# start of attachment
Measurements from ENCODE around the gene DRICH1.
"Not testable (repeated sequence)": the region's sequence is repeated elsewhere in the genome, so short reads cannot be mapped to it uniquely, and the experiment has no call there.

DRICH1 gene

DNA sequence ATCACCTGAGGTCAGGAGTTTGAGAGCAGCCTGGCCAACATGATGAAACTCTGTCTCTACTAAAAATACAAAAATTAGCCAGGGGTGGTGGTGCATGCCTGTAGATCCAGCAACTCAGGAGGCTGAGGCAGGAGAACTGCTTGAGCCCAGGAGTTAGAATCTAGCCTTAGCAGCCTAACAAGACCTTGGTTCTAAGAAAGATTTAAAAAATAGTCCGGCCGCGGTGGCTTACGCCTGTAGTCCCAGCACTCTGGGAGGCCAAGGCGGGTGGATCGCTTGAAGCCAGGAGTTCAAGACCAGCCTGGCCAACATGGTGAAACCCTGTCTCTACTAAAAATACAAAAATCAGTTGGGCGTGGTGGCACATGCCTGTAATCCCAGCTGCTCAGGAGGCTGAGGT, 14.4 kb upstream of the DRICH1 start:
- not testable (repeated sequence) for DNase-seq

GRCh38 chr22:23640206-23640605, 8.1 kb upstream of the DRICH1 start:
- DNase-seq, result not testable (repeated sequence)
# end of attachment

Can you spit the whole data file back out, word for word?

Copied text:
Measurements from ENCODE around the gene DRICH1.
"Not testable (repeated sequence)": the region's sequence is repeated elsewhere in the genome, so short reads cannot be mapped to it uniquely, and the experiment has no call there.

DRICH1 gene

DNA sequence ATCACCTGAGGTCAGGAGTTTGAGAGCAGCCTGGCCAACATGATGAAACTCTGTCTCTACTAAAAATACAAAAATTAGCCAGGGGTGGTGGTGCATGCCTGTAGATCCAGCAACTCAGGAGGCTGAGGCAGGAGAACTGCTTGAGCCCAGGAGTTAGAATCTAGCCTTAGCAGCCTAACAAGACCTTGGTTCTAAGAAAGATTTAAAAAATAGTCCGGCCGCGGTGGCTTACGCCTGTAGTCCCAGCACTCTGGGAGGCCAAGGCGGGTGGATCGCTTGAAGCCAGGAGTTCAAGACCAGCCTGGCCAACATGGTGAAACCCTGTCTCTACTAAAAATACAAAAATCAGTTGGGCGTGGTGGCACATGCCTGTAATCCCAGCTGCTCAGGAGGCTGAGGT, 14.4 kb upstream of the DRICH1 start:
- not testable (repeated sequence) for DNase-seq

GRCh38 chr22:23640206-23640605, 8.1 kb upstream of the DRICH1 start:
- DNase-seq, result not testable (repeated sequence)